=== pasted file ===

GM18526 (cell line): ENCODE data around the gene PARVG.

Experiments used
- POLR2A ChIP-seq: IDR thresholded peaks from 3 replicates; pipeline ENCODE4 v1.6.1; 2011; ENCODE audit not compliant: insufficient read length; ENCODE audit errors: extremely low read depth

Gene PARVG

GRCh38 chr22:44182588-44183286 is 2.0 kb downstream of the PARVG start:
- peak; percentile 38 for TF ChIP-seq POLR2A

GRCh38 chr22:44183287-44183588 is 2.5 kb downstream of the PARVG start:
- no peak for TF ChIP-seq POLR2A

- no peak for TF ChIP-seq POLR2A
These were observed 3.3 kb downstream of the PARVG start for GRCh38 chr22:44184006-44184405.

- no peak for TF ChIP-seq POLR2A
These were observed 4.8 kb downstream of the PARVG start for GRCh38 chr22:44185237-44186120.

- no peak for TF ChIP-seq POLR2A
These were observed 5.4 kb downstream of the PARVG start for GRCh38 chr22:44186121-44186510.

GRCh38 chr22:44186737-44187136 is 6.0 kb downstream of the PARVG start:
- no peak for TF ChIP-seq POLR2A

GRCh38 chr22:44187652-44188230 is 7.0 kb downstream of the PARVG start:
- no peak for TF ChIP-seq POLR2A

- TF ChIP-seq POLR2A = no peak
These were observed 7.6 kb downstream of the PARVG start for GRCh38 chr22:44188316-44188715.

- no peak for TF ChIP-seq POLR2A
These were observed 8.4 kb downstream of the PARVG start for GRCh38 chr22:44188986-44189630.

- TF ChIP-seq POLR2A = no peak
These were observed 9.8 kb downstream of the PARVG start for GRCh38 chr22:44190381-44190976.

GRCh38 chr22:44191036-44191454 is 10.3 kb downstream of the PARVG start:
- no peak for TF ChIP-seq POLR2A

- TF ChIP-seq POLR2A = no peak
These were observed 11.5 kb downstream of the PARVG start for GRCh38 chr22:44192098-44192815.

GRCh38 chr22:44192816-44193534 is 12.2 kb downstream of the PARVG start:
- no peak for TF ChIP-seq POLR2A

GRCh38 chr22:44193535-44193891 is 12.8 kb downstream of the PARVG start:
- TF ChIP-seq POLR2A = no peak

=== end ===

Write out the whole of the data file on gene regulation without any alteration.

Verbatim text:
GM18526 (cell line): ENCODE data around the gene PARVG.

Experiments used
- POLR2A ChIP-seq: IDR thresholded peaks from 3 replicates; pipeline ENCODE4 v1.6.1; 2011; ENCODE audit not compliant: insufficient read length; ENCODE audit errors: extremely low read depth

Gene PARVG

GRCh38 chr22:44182588-44183286 is 2.0 kb downstream of the PARVG start:
- peak; percentile 38 for TF ChIP-seq POLR2A

GRCh38 chr22:44183287-44183588 is 2.5 kb downstream of the PARVG start:
- no peak for TF ChIP-seq POLR2A

- no peak for TF ChIP-seq POLR2A
These were observed 3.3 kb downstream of the PARVG start for GRCh38 chr22:44184006-44184405.

- no peak for TF ChIP-seq POLR2A
These were observed 4.8 kb downstream of the PARVG start for GRCh38 chr22:44185237-44186120.

- no peak for TF ChIP-seq POLR2A
These were observed 5.4 kb downstream of the PARVG start for GRCh38 chr22:44186121-44186510.

GRCh38 chr22:44186737-44187136 is 6.0 kb downstream of the PARVG start:
- no peak for TF ChIP-seq POLR2A

GRCh38 chr22:44187652-44188230 is 7.0 kb downstream of the PARVG start:
- no peak for TF ChIP-seq POLR2A

- TF ChIP-seq POLR2A = no peak
These were observed 7.6 kb downstream of the PARVG start for GRCh38 chr22:44188316-44188715.

- no peak for TF ChIP-seq POLR2A
These were observed 8.4 kb downstream of the PARVG start for GRCh38 chr22:44188986-44189630.

- TF ChIP-seq POLR2A = no peak
These were observed 9.8 kb downstream of the PARVG start for GRCh38 chr22:44190381-44190976.

GRCh38 chr22:44191036-44191454 is 10.3 kb downstream of the PARVG start:
- no peak for TF ChIP-seq POLR2A

- TF ChIP-seq POLR2A = no peak
These were observed 11.5 kb downstream of the PARVG start for GRCh38 chr22:44192098-44192815.

GRCh38 chr22:44192816-44193534 is 12.2 kb downstream of the PARVG start:
- no peak for TF ChIP-seq POLR2A

GRCh38 chr22:44193535-44193891 is 12.8 kb downstream of the PARVG start:
- TF ChIP-seq POLR2A = no peak